Here’s today’s AdExchanger.com news round-up… Want it by email? Sign up here.
WPP has had enough of Accenture playing agency and media auditor at the same time. So, starting in 2020, it will no longer participate in pitches run by the consulting firm. WPP is concerned that Accenture can use the media and services data it provides for an audit, which can include what the group pays for GRPs, CPMs, viewability rates and reach/frequency analysis, to undercut WPP agencies on price in pitches, sources tell Digiday. While Accenture maintains that it has high walls between its auditing business and its agency arm, it could technically use an agency’s data against it in pitches. But by blackballing Accenture, WPP could potentially be missing out on a lot of revenue, since most of the largest global advertisers work with the firm’s auditing practice. “WPP needs to have a compelling argument to justify the boycott to advertisers as I doubt many will share the same conflicts of interests concerns as agencies,” a media executive said. More.
It’s official: Publicis Groupe has finalized its acquisition of Epsilon for $3.9 billion. On Tuesday, the holding company laid out its integration plan for Epsilon, which will absorb the Publicis PeopleCloud and become the group’s central data platform. Epsilon’s creative agency business will be merged into Publicis Communications, while the CJ Affiliate network will be rolled into Publicis Media. Global clients will still be able to access Epsilon through Publicis’ “Power of One” model, which creates cross-agency teams that ladder up to a global client leader. The Epsilon acquisition “completes our sets of assets harmoniously, with data capabilities that are second to none, and propels the Groupe as the global leader of personalized experiences at scale,” CEO Arthur Sadoun said in the release. Read it.
Google and Amazon cast a long shadow across practically any company hoping to get off the ground in the new economy. Of the 22 tech IPO filings in the past 18 months made by companies planning to raise at least $100 million, 17 have cited Google or Amazon (and often both) as a competitor or risk to their business. Democratic presidential candidate Elizabeth Warren, who’s made breaking up Big Tech a big part of her platform, says that large technology companies have created a so-called “kill zone” that stops startups from growing past a certain size without getting bought or put out of business. Smaller companies can avoid the “kill zone,” but that usually means getting into bed with the big guys, Bloomberg reports. Lyft, for example, spent more than $90 million on Google ads in 2018, beyond paying the unreported licensing fee for Google’s location and mapping technology, which Lyft uses in its app. Lyft also expects to spend about $300 million over the next few years in Amazon Web Services fees. The same issue exists for Pinterest, which noted in its IPO filing that “our ability to maintain and increase the number of visitors directed to our service from search engines is not within our control.” Search engines, like Google, can modify their algorithms and policies, and enforce those policies, in “ways that are detrimental to us,” Pinterest wrote. More.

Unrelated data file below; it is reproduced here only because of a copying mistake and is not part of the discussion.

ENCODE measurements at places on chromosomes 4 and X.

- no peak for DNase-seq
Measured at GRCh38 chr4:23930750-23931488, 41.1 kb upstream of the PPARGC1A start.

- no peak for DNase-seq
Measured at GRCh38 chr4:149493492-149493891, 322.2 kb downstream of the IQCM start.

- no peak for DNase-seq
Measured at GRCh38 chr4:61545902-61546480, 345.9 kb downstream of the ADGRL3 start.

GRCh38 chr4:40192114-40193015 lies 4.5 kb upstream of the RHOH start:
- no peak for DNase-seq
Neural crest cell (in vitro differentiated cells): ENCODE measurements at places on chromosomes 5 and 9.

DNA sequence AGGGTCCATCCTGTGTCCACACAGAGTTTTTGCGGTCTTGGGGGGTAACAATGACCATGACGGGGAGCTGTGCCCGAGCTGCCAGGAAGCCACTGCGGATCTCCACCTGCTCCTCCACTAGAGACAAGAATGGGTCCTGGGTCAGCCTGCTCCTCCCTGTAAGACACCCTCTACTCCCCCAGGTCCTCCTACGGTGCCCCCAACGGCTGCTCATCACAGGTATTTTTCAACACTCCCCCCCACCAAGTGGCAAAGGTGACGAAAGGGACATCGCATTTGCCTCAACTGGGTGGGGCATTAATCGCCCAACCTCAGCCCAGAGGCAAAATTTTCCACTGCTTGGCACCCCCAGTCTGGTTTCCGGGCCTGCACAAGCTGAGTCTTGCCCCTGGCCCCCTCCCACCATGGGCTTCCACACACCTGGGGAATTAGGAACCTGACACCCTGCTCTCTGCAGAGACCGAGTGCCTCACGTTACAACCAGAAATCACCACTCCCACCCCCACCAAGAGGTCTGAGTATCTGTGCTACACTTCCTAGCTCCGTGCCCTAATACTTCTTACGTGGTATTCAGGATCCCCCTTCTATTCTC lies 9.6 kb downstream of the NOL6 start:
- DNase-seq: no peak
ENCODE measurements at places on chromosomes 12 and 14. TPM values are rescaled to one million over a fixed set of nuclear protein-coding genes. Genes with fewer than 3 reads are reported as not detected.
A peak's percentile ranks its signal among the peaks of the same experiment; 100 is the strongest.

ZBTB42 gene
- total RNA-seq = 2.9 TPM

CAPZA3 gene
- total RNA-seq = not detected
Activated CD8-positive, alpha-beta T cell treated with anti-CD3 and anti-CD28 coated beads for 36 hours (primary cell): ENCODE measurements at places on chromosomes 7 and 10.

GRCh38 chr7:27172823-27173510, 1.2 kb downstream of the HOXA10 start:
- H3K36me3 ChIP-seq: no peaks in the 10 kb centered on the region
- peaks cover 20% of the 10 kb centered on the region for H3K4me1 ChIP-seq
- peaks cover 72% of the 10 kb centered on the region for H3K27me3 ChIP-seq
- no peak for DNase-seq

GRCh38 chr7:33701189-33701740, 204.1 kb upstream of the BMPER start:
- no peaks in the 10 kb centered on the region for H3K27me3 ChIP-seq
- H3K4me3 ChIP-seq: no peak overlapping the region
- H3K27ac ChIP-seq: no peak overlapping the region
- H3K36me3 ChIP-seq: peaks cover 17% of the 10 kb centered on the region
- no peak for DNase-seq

But Wait, There’s More
- Netflix Plays A New Role: Budget Conscious – The Information
- Streaming Service Challenges Broadcasters With Free TV Feeds – WSJ
- Irish Regulator Opens Third Privacy Probe Into Apple – Reuters
- Researchers Crack Facebook Campaign That Pushed Malware For Years – Ars Technica
- Advertisers: FTC Must Cast A Critical Eye On GDPR, California Law – B&C
- Netflix Has A Talk Show Problem – NYT
- Facebook Takes Steps To Curb Sensational Health Claims – Bloomberg